Retinal pigment epithelium lipofuscin proteomics

Kwok Peng Ng, Bogdan Gugiu, Kutralanathan Renganathan, Matthew W. Davies, Xiaorong Gu, John S. Crabb, So Ra Kim, Malgorzata B. Rózanowska, Vera L. Bonilha, Mary E. Rayborn, Robert G. Salomon, Janet R. Sparrow, Michael E. Boulton, Joe G. Hollyfield, John W. Crabb

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106 Scopus citations

Abstract

Lipofuscin accumulates with age in the retinal pigment epithelium (RPE) in discrete granular organelles and may contribute to age-related macular degeneration. Because previous studies suggest that lipofuscin contains protein that may impact pathogenic mechanisms, we pursued proteomics analysis of lipofuscin. The composition of RPE lipofuscin and its mechanisms of pathogenesis are poorly understood in part because of the heterogeneity of isolated preparations. We purified RPE lipofuscin granules by treatment with proteinase K or SDS and showed by light, confocal, and transmission electron microscopy that the purified granules are free of extragranular material and associated membranes. Crude and purified lipofuscin preparations were quantitatively compared by (i) LC MS/MS proteomics analyses, (ii) immunoanalyses of oxidative protein modifications, (iii) amino acid analysis, (iv) HPLC of bisretinoids, and (v) assaying phototoxicity to RPE cells. From crude lipofuscin preparations 186 proteins were identified, many of which appeared to be modified. In contrast, very little protein (∼2% (w/w) by amino acid analysis) and no identifiable protein were found in the purified granules, which retained full phototoxicity to cultured RPE cells. Our analyses showed that granules in purified and crude lipofuscin preparations exhibit no statistically significant differences in diameter or circularity or in the content of the bisretinolds A21E, isoA2E, and all-frans-retinal dimer-phosphatidylethanolamine. The finding that the purified granules contain minimal protein yet retain phototoxic activity suggests that RPE lipofuscin pathogenesis is largely independent of associated protein. The purified granules also exhibited oxidative protein modifications, including nitrotyrosine generated from reactive nitrogen oxide species and carboxyethylpyrrole and iso[4]levuglandin E2 adducts generated from reactive lipid fragments. This finding is consistent with previous studies demonstrating RPE lipofuscin to be a potent generator of reactive oxygen species and supports the hypothesis that such species, including reactive fragments from lipids and retinoids, contribute to the mechanisms of RPE lipofuscin pathogenesis.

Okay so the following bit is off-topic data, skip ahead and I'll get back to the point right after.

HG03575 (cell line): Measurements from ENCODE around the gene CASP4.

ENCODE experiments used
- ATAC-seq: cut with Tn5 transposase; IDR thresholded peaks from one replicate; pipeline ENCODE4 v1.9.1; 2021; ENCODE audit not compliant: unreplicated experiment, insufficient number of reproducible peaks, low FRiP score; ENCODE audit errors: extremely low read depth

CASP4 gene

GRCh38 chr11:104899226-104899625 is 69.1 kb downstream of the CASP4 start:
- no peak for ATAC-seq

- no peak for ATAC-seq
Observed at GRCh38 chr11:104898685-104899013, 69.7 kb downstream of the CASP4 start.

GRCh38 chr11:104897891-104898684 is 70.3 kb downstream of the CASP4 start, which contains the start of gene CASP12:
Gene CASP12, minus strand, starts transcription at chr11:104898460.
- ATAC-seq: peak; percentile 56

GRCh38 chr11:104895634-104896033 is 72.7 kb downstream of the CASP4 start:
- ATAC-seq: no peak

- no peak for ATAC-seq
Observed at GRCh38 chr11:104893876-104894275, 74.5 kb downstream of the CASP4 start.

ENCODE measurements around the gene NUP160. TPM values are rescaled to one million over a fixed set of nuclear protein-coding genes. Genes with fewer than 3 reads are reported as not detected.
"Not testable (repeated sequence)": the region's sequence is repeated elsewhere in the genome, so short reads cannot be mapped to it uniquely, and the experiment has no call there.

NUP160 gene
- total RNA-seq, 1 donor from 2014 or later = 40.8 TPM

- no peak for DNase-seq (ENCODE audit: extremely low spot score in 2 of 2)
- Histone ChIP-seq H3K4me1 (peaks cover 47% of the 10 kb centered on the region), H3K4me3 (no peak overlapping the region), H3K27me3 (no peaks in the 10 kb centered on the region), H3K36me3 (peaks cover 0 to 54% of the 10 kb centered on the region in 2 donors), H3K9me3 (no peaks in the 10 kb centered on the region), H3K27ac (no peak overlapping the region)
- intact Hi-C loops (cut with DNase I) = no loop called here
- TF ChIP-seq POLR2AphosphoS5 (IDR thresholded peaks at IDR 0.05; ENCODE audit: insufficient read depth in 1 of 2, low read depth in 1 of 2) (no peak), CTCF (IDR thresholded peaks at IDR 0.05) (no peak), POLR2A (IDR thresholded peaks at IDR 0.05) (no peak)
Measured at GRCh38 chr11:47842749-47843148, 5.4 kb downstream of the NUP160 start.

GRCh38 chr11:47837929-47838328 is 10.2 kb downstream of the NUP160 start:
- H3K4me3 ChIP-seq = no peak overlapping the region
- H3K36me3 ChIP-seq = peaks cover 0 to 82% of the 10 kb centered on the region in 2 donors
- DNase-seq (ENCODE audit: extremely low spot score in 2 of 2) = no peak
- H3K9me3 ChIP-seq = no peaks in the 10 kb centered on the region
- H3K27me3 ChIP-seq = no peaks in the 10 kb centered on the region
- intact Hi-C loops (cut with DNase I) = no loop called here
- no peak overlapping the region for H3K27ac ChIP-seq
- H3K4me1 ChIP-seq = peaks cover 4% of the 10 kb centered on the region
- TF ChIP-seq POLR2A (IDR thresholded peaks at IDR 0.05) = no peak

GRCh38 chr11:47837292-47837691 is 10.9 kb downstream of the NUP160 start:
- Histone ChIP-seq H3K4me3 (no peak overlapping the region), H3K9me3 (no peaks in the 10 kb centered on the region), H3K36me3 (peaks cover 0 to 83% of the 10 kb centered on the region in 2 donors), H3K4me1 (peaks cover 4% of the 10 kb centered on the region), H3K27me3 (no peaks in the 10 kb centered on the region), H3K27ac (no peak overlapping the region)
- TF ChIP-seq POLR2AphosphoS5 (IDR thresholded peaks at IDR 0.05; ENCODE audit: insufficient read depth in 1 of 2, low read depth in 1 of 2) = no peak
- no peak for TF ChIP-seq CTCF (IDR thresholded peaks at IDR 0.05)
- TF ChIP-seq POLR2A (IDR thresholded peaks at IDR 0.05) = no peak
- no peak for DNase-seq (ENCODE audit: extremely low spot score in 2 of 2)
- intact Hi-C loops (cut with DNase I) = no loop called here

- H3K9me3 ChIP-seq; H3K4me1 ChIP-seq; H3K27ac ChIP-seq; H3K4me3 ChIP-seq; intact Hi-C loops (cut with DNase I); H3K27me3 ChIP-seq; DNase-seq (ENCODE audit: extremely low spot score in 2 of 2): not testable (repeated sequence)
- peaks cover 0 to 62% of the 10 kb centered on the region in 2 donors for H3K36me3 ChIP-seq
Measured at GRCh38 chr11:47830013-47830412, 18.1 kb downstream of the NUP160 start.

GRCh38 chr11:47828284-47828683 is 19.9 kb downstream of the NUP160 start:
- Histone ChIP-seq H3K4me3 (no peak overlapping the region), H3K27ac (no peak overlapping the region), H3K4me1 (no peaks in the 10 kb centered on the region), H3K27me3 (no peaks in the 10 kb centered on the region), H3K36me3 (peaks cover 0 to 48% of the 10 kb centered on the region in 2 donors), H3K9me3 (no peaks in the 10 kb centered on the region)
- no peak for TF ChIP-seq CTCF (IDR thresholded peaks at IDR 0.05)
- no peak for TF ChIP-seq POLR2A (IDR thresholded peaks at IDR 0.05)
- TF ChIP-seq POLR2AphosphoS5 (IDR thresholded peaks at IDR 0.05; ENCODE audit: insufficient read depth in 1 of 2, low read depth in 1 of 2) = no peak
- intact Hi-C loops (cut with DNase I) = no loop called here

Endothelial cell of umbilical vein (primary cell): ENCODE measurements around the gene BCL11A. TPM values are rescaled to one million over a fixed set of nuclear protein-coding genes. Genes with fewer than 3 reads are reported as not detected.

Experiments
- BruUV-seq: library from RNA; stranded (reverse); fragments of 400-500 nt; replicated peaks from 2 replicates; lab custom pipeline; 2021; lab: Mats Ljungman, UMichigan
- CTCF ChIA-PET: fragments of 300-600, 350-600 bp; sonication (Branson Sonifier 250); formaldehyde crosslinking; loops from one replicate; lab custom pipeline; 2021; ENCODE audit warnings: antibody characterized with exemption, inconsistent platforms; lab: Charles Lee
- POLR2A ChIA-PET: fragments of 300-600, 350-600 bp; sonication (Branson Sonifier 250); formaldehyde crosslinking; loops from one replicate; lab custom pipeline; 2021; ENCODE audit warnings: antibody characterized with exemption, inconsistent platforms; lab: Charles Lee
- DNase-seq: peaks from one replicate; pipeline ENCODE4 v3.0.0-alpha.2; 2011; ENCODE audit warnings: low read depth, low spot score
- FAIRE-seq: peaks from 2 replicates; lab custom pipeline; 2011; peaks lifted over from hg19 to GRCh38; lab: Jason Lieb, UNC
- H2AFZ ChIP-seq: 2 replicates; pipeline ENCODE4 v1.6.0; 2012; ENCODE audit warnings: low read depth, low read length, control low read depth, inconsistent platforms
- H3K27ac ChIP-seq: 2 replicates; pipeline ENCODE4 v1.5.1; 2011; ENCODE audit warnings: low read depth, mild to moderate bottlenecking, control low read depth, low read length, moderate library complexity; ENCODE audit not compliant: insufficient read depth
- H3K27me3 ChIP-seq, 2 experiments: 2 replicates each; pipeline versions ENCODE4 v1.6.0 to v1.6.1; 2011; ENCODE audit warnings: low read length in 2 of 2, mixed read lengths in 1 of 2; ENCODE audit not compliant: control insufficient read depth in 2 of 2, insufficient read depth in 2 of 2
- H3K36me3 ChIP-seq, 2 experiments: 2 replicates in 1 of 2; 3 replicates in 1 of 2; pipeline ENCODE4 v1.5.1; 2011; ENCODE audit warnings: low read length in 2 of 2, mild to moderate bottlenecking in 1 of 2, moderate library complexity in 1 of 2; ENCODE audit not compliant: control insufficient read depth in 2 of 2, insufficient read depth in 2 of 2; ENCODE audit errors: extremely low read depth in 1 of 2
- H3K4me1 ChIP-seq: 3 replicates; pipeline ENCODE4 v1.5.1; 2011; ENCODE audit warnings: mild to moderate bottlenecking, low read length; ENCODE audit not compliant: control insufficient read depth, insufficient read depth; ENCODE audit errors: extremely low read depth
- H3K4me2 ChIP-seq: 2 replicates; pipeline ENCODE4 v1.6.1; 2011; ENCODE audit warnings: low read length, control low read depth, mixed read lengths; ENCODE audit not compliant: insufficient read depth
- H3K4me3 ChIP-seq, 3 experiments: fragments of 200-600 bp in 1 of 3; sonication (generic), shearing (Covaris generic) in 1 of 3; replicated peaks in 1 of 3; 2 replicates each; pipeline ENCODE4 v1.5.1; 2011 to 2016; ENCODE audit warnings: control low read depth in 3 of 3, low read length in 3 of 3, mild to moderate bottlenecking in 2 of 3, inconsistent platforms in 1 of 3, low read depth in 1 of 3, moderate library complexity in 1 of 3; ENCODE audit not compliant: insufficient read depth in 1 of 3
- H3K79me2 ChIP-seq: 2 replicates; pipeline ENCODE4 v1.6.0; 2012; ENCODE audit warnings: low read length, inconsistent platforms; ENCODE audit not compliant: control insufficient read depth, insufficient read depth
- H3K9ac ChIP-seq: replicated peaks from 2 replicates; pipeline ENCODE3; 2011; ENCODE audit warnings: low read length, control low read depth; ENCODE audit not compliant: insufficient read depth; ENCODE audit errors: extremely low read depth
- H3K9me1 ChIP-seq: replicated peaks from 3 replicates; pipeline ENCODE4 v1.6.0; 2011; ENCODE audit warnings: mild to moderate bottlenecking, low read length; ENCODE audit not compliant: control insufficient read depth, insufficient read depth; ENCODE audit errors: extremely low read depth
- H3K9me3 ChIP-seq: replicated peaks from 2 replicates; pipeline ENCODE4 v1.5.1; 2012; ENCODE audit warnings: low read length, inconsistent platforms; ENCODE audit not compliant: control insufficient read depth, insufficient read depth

Original languageEnglish (US)
Pages (from-to)1397-1405
Number of pages9
JournalMolecular and Cellular Proteomics
Volume7
Issue number7
DOIs
StatePublished - Jul 1 2008

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ASJC Scopus subject areas

  • Analytical Chemistry
  • Biochemistry
  • Molecular Biology

Cite this

Ng, K. P., Gugiu, B., Renganathan, K., Davies, M. W., Gu, X., Crabb, J. S., Kim, S. R., Rózanowska, M. B., Bonilha, V. L., Rayborn, M. E., Salomon, R. G., Sparrow, J. R., Boulton, M. E., Hollyfield, J. G., & Crabb, J. W. (2008). Retinal pigment epithelium lipofuscin proteomics. Molecular and Cellular Proteomics, 7(7), 1397-1405. https://doi.org/10.1074/mcp.M700525-MCP200